Now is the perfect time of year for a winter getaway in Ireland. As the autumnal coloured leaves start to fall and the air is fresh and crisp, it’s a wonderful chance to get out and experience some of the delights this beautiful country has to offer. When you’ve had enough of exploring, sample the local produce in a wonderful restaurant or find a pub where you can get cosy in front of a huge, roaring fire.
Let’s take a look at some of the counties that should be on your winter getaway list!
Fondly known as Ireland’s Cultural Heart, Galway is one of the most captivating counties of the West of Ireland. Full of culture, artistry, exceptional food and music, it marks the halfway point on the Wild Atlantic Way. Along with lovely seaside towns with long sandy beaches, Galway City centre has lots to offer with its wonderful cobbled streets, colourful shops, and a great café and bar culture.
To experience Ireland of old, take a trip to Cnoc Suain in Connemara, an enchanting pre-famine hill village of thatched and slated stone cottages dating back to 1691. Or head to the picturesque village of Clarinbridge to savour its signature dish of Oysters, beautifully presented with garlic butter and a zesty lemon dressing. Delicious!
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Lying on Ireland’s south coast, Cork is the biggest county in Ireland with over 1000km of coastline. West Cork is one of the most popular tourist areas in Ireland thanks in large part to its rural beauty, but the towns here are beautiful too, particularly those along the coast such as Bantry and Kinsale. Cork City, the second largest city after Dublin, is vibrant and hip. Built on the River Lee, its many bridges give the city a continental feel.
Wander around the English Market in the heart of Cork City, made famous in recent years when Queen Elizabeth II of Great Britain dropped by on her first ever state visit to Ireland in 2011. This quirky roofed food market has been trading since 1788 and is one of the world’s oldest municipal markets. As well as marvelling at the vast array of wonderful Artisan produce available, visitors can also enjoy a coffee or lunch at the Farmgate Restaurant.
Only 35 minutes from Cork City by train, is the pretty and historic harbour town of Cobh in East Cork. The last port of call of the Titanic, pay a visit to the Titanic Experience, located in the original White Star Line Ticket office, which was the departure point for the final 123 passengers who boarded the ship. A fascinating experience for all age groups.
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With its stunning scenery, mystical landscape, amazing sandy beaches and lakes, Kerry is one of Ireland’s most beautiful counties. The Ring of Kerry is one of the world’s best-known drives, boasting beautiful views of outstanding natural beauty. Well sign posted, it’s easy to follow, visiting a range of sights and landmarks along the way and takes you through the towns of Kenmare, Sneem, Waterville, Cahersiveen, Glenbeigh, and Killorglin.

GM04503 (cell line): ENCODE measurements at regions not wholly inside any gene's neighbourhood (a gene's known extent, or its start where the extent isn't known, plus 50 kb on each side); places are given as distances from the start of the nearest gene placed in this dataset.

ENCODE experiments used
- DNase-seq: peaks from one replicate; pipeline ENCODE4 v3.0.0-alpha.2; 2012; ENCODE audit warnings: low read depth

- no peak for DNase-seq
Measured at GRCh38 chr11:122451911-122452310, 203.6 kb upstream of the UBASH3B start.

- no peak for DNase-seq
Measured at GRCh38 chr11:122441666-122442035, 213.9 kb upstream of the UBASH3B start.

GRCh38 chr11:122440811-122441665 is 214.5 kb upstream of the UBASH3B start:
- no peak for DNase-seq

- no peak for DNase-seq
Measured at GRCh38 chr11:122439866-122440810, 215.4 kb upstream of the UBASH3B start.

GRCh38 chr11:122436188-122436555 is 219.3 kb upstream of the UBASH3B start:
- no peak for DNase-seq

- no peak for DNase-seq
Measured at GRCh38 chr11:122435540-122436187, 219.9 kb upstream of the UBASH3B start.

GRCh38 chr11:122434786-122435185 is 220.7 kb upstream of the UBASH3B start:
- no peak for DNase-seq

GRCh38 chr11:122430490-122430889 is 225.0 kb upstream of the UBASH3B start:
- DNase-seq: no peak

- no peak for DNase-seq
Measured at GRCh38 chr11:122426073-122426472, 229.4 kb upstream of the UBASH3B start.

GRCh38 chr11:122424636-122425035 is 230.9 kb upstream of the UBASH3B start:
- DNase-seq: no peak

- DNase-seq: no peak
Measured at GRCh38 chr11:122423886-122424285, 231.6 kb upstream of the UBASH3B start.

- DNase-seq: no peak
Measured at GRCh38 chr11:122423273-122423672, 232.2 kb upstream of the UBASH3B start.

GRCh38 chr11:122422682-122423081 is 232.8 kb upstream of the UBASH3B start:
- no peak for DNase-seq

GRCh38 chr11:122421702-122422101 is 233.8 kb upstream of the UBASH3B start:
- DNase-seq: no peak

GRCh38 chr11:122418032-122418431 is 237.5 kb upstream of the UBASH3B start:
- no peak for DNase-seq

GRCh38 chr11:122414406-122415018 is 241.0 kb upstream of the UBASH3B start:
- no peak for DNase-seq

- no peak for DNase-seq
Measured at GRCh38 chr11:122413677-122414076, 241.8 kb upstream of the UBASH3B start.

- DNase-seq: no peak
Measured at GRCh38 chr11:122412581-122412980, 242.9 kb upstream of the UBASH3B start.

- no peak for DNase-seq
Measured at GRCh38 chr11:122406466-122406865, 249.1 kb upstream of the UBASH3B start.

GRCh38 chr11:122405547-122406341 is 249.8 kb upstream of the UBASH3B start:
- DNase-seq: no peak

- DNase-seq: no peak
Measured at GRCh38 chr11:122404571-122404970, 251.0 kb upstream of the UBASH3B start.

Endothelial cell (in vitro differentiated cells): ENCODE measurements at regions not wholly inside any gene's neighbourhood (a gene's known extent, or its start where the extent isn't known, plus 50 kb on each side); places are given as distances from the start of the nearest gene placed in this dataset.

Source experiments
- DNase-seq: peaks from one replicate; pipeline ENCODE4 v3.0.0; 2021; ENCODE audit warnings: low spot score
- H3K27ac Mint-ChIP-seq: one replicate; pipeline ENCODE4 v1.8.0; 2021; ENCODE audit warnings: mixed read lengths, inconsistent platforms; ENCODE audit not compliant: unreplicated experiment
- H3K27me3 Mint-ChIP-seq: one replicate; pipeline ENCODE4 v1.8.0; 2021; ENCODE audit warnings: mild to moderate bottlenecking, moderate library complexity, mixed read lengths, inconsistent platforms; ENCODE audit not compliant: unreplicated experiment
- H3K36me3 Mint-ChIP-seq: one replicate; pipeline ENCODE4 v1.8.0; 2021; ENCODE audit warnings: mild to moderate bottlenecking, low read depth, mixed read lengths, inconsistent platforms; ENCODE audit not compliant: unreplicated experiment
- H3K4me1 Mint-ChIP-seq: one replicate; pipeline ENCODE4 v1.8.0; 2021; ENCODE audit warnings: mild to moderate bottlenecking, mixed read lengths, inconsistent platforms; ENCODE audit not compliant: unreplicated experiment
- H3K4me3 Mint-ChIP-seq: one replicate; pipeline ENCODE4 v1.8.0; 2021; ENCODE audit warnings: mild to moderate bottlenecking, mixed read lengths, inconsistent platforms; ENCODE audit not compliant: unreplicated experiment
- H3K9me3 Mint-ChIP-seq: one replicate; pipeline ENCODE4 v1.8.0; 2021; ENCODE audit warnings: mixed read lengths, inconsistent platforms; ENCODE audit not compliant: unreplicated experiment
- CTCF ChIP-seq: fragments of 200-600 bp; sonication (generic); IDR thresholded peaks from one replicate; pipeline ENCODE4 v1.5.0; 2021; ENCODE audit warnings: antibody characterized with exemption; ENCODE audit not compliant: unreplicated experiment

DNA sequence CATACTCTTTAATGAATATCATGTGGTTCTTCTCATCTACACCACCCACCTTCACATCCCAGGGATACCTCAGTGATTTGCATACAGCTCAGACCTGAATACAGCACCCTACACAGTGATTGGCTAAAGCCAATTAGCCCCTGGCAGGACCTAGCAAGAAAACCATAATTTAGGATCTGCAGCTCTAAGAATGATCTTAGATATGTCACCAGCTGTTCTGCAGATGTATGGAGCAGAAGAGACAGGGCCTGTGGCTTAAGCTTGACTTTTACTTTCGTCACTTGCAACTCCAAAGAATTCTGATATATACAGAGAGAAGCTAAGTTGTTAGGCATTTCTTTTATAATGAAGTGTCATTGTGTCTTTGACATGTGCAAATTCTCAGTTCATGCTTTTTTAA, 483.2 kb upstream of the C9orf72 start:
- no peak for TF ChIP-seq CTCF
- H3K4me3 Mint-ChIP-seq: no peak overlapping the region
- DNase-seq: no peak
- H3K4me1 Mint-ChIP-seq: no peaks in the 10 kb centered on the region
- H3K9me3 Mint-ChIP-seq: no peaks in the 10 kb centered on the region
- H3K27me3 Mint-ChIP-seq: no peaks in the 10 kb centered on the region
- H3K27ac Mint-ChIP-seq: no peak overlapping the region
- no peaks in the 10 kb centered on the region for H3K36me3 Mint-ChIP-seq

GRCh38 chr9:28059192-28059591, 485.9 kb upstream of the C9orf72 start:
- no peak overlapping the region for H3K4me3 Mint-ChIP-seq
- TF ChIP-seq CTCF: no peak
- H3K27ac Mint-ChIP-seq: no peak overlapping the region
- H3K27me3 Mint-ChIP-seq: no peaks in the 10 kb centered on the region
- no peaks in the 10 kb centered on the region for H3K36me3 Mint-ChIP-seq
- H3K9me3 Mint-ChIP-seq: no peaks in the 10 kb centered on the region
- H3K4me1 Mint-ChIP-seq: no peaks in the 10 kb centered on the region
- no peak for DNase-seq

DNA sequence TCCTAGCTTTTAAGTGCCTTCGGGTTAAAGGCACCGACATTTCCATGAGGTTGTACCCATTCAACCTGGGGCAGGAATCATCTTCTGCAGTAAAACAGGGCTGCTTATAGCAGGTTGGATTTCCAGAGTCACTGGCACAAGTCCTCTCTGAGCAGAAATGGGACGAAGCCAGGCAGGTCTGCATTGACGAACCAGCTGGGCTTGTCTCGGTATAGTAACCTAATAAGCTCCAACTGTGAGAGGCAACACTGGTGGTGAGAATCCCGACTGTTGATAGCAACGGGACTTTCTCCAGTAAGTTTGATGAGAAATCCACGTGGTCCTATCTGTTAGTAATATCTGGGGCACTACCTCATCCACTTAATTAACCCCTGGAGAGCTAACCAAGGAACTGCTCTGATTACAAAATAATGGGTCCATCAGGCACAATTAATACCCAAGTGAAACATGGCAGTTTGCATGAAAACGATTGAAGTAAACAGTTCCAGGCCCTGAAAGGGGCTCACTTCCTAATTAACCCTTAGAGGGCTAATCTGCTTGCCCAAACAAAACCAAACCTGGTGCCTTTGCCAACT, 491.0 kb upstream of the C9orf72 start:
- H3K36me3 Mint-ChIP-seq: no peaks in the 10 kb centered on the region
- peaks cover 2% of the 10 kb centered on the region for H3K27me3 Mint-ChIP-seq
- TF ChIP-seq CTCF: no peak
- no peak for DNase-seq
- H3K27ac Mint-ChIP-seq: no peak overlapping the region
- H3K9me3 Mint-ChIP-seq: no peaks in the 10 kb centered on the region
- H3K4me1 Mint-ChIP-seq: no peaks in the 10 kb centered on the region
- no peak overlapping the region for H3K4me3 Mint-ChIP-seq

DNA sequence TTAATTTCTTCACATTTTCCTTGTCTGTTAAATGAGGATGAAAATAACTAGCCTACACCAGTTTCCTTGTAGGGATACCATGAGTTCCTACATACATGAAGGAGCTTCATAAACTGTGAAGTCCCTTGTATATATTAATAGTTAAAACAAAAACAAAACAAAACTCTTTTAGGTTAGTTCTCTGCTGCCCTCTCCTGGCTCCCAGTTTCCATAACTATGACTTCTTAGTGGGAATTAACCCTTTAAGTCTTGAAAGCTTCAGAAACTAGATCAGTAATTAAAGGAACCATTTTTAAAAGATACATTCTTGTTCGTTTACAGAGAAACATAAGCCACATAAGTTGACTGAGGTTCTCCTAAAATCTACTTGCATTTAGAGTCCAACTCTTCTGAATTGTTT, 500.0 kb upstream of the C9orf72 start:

No trip to Kerry is complete without a visit to Killarney. Explore the town centre by Jaunting Car (old traditional pony and trap) and visit Muckross House and Gardens, Killarney National Park, Killarney Lakes, Torc Waterfall and Ross Castle.
Dingle is a great town, quirky and cosmopolitan with an arty vibe. There are lots of places to stay and restaurants for all budgets, and plenty of traditional Irish music to be enjoyed. Nearby is the blue flag Inch Strand, great for walking and picnics, the beautiful sand and dunes make for a great day out, whatever the weather.
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Filled with Medieval architecture and an impressive castle, Kilkenny is charming city full of artisan boutique shops, restaurants and pubs. With so many things to do, it’s easy to spend a few days in this picturesque spot.
Kilkenny’s Medieval Mile is a trail that links Kilkenny Castle to St. Canice’s Cathedral. This stretch is filled with shops, restaurants, quaint alleyways and tons of history. Explore on your own or consider taking a guided walking tour especially if you’re interested in history.
Pay a visit to the Smithwick Experience and the oldest operating brewery in Ireland. With the help of a holographic monk and animated portraits, visitors can learn about the history and process of brewing Smithwicks. Plus, at the end, you’ll get to sample a pint!
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Famous for its golden beaches that stretch for miles along the coast, Wexford is the perfect destination for crisp, winter walks and exploring the wonderful landscape of the south east. With some of the country’s best restaurants and gastro pubs serving fresh local produce, afterwards you’ll be spoilt for choice for places to sate the appetite you’ll have built up!
Situated just a short drive from Wexford Town is one of Ireland’s most famous beaches, Curracloe, an 11km stretch of soft, fine sand and where Steven Spielberg famously filmed the opening scenes from the film Saving Private Ryan. Running parallel to the beach is Curracloe Forest / Raven Wood, which is a 3.5 km long forest filled with pine trees and evergreens. The forest has a walking trail, which makes it accessible to almost everyone.
Visit the Kennedy Homestead Visitor Centre and hear the story of JFK and five generations of the Kennedy dynasty, the most famous Irish American family. Close by on the New Ross quayside is the Dunbrody Famine Ship & Irish Emigrant Experience visitor centre. An authentic reproduction of an 1840’s emigrant vessel, it provides a world class interpretation of the famine emigrant experience.
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